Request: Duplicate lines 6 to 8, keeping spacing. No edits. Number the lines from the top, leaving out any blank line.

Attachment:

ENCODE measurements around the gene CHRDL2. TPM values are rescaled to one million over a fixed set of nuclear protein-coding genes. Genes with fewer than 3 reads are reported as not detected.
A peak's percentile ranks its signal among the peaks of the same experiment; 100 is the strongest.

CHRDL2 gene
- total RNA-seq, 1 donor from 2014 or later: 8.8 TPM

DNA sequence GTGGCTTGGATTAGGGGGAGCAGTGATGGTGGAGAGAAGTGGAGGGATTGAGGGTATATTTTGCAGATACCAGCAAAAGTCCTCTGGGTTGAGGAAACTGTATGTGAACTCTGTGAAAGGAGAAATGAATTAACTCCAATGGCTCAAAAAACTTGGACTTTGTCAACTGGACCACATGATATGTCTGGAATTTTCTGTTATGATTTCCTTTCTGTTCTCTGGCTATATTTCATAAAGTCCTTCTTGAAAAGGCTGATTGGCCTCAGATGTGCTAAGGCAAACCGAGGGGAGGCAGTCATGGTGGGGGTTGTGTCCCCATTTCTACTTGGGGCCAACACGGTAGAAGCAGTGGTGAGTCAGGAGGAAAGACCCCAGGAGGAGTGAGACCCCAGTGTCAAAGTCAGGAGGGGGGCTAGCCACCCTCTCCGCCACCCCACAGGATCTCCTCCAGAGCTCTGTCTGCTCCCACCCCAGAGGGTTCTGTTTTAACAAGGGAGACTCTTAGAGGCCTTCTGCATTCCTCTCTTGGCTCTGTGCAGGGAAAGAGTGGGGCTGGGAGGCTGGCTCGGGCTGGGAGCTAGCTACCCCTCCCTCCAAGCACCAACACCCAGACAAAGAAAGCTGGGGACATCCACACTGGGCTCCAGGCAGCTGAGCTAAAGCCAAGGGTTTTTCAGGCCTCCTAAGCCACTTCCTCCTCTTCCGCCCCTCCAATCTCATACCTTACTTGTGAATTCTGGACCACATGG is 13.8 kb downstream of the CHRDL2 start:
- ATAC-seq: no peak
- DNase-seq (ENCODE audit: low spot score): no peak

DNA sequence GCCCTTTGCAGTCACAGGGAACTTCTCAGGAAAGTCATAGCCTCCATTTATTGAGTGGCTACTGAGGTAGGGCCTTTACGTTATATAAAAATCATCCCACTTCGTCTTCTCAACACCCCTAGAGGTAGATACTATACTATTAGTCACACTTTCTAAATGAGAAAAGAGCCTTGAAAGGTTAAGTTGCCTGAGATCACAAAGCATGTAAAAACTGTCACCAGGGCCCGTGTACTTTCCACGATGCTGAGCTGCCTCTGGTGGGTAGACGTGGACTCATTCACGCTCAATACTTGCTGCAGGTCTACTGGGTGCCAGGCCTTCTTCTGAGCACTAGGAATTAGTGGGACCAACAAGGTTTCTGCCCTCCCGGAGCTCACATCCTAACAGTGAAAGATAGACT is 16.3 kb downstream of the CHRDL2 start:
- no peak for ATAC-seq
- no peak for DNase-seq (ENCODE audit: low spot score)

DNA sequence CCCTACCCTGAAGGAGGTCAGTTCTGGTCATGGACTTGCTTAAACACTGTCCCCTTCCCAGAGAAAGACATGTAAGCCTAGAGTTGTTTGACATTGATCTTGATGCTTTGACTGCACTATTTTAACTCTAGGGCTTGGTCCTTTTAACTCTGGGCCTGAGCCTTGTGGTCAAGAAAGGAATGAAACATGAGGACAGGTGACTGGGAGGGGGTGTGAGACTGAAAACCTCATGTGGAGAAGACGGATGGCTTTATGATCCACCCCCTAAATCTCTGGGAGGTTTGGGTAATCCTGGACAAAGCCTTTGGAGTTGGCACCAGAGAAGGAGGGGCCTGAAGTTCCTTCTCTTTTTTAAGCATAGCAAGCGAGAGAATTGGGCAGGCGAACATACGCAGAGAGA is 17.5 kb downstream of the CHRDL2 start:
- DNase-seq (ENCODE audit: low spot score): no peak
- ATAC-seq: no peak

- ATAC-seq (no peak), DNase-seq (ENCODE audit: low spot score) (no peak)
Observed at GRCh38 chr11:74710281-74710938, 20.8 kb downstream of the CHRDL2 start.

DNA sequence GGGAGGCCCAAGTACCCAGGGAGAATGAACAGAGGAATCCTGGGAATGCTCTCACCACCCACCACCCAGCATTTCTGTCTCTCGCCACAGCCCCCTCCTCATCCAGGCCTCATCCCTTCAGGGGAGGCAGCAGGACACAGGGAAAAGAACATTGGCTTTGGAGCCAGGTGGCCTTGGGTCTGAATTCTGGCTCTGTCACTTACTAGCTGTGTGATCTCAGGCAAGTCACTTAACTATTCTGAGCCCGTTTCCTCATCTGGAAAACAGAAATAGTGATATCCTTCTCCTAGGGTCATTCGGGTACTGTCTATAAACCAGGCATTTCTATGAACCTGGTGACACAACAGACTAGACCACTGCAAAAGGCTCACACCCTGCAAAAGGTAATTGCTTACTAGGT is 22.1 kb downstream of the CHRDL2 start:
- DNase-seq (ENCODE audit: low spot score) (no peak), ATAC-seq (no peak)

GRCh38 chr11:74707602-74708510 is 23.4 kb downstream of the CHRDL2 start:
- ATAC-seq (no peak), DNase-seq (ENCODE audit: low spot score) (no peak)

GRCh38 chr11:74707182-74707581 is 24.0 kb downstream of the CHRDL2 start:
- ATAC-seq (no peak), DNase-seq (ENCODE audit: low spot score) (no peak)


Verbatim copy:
- ATAC-seq: no peak
- DNase-seq (ENCODE audit: low spot score): no peak

DNA sequence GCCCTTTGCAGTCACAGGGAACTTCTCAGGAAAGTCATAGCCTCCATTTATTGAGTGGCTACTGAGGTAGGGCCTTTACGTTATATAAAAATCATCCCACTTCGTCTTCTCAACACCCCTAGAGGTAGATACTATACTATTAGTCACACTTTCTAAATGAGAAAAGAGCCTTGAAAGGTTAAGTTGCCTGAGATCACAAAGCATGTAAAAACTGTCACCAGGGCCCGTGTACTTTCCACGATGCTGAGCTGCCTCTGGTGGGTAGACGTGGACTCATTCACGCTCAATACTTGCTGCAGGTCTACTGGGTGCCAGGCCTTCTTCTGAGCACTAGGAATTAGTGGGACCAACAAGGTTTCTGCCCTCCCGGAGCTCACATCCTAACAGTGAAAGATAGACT is 16.3 kb downstream of the CHRDL2 start: